4 answers

How do you know you've picked the right major?

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A common question among first years at universities. I initially applied to do performing arts/theatre but I'm now an aerospace engineering major. I'm way happier now so is that an indication I'm in the right place? #general #majors #lifechanging

4 answers

Jeff’s Answer


Especially in the early years of school, it can be very difficult to "know" if you've picked the right major, but don't fret - You are in school for much more than just the phrase on your degree.

When deciding on my upperclass major, I was given the following advice:

"Higher Education is not meant to teach you how to just 'do a thing', but rather how to keep learning and evolving where the needs of the workforce meet the areas you are passionate about"

Consider your interest level in the topics you are learning about and coursework that come naturally and/or frustrate you. I always wanted to be involved in technology and originally had an Engineering Major to be a Programmer/Developer. A year into the program I realized I just wasn't 'wired' to tackle the mathematics required, but still loved the case studies. I shifted to a general business Major and graduated with a Sales and Marketing degree and minor in Information Systems which allowed me to stay involved in areas I enjoyed while having a role more in-tune with my natural abilities.

You can always change your major, and the amount of people who enter the workforce in a capacity different than their University major is staggering... That is NOT a bad thing, rather a side-effect of a well-rounded education.

Ultimately, think about WHERE you want to work - the kind of industry or space that interests you and pay attention to what you are naturally good at. Talk to your career counselors and professors to get their feedback and let the decision come naturally over time. Most University programs allow you to focus on general education requirements in your first year or two for exactly this reason so if you're unsure, work with your guidance/career counselor to build a curriculum that allows you to be agile should you decide on a different path in a year or two.

Jeff recommends the following next steps:

  • Find a guidance or career counselor at your high school or university
  • Create a shortlist of the types of industries or daily work that would interest you. Don't think too narrowly - Every company needs software developers, accountants, Sales and Marketing, Legal, and project/logistics planning, for example.
  • Share your thoughts with others and gather feedback - Friends, Family, Counselors, etc. Don't just take their advice blindly, think about how they perceive you and what a 3rd party opinion differs from your own.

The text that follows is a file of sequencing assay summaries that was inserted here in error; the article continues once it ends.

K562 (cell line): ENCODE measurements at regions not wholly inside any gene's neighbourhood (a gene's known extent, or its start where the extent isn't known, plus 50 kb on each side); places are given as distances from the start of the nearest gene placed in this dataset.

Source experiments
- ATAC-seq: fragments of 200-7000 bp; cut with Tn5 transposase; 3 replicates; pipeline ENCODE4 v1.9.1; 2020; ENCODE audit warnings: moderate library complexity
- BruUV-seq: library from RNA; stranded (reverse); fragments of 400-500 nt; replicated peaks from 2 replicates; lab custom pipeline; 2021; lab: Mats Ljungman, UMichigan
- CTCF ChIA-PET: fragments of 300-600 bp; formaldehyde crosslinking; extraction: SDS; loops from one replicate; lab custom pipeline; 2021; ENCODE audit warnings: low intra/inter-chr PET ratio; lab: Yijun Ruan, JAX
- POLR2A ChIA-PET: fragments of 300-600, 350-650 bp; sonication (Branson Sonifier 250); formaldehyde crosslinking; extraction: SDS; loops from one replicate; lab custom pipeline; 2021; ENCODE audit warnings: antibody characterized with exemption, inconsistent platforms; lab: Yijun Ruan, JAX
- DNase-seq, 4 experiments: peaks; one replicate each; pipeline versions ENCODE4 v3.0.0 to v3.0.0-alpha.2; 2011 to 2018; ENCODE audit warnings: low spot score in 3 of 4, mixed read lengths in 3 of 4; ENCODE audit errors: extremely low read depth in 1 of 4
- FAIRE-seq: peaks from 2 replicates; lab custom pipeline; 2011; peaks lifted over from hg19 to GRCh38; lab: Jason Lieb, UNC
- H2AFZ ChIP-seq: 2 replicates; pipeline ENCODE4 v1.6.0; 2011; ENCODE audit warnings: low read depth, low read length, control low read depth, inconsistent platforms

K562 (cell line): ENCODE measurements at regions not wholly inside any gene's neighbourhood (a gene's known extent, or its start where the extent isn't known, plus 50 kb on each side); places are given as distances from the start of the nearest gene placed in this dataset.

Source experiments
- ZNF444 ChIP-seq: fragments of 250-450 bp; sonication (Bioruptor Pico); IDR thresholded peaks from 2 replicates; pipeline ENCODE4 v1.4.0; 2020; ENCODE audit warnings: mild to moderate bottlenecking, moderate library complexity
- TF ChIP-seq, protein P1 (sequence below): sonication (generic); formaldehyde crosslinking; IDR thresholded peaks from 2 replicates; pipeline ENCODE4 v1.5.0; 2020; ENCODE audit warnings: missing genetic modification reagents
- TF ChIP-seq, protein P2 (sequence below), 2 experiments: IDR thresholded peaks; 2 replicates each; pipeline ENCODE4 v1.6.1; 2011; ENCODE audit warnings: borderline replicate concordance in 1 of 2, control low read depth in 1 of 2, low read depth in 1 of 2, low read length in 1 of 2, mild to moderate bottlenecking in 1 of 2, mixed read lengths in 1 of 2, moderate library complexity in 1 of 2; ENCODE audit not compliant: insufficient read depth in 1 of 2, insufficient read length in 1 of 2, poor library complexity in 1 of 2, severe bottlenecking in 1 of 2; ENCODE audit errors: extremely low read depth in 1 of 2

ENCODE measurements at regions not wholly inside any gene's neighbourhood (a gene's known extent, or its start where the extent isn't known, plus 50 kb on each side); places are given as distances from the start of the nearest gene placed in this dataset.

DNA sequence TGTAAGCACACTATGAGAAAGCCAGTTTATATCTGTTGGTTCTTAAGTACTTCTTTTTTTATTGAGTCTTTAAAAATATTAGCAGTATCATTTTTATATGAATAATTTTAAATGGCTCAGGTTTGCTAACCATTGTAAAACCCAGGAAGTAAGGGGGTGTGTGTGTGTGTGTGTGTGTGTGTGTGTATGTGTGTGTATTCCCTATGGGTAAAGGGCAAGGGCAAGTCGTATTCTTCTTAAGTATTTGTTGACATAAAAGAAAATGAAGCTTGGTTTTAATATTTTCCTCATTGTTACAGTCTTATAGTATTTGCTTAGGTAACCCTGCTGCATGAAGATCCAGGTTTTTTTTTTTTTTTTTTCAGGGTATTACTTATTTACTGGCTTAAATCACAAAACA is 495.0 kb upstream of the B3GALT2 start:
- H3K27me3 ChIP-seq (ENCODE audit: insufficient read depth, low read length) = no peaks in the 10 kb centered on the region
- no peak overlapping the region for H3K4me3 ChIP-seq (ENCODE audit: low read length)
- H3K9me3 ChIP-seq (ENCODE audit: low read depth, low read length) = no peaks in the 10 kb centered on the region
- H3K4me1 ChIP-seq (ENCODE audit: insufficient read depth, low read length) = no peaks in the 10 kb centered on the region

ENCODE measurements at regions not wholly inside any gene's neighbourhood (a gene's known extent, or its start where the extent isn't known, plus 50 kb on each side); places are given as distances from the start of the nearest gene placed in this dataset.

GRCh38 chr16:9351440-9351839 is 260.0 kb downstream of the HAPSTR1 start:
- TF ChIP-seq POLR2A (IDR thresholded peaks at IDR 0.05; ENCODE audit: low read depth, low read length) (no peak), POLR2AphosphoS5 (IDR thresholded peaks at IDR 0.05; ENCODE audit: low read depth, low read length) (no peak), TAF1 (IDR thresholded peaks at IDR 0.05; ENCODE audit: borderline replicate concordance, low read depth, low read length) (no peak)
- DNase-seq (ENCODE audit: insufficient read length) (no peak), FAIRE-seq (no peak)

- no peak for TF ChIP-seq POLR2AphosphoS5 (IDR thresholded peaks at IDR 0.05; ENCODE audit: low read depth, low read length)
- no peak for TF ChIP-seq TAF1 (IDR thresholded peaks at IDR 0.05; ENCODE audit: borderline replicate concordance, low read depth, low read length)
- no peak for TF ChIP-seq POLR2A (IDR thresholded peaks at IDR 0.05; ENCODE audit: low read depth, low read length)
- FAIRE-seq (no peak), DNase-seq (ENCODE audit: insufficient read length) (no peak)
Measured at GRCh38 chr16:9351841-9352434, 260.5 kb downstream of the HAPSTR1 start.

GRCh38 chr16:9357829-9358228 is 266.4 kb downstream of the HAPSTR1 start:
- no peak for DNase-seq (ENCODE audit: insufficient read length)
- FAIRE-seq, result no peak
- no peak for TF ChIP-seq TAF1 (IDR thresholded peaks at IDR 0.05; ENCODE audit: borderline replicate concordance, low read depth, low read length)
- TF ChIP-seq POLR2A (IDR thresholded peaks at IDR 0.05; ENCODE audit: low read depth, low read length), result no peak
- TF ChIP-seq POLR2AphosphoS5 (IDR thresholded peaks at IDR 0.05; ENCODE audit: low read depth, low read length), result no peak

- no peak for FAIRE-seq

Jasanpreet Kaur’s Answer


Hey Leah!

Yes, feeling happy is a clear indication that you have taken a right step. Even you will feel like searching for more information. Like, going through case studies, reading more books and acquiring more knowledge. These are the signs that you are on the right path!

All the best!

Rachael’s Answer


It can certainly be difficult determining a career path in high school you will stick with for your entire career. I think it's important to consider your values and field interests first and foremost because this will guide you in your career. Your first year of college mainly consists of introductory courses which should give you a taste of what the field is like. It's not until later in your college career when you're in the more detailed courses I think you have the idea it might not be for you. My moment I realized it was for me actually came in my capstone courses - I took on my minor as a double major because of how much I liked it. Choosing a major which can set you up with a foundation is a very important part. There's nothing wrong in pivoting from that but at least it gets you started. A major can have many different career paths. I think an internship would be extremely beneficial for you to aid in determining which application of that major you want to pursue. Perhaps the day to day operation of one does not interest you, but that doesn't necessarily mean the major altogether isn't for you. I would stress completing as many internships in different positions as you can to pinpoint which career path you want to pursue.

Niko’s Answer


Honestly, you never really do, but in the end your major doesn't matter all that much. I know far more people who have a job that is unrelated to their major than people who work in their major. Unless of course you wanna do something like engineering or medicine. I would choose what you enjoy the most. You only get 4 years to really learn about anything you want, don't waste it taking classes you hate because you wanted to choose a serious major. My brother was a creative writing major and no works at goldman sachs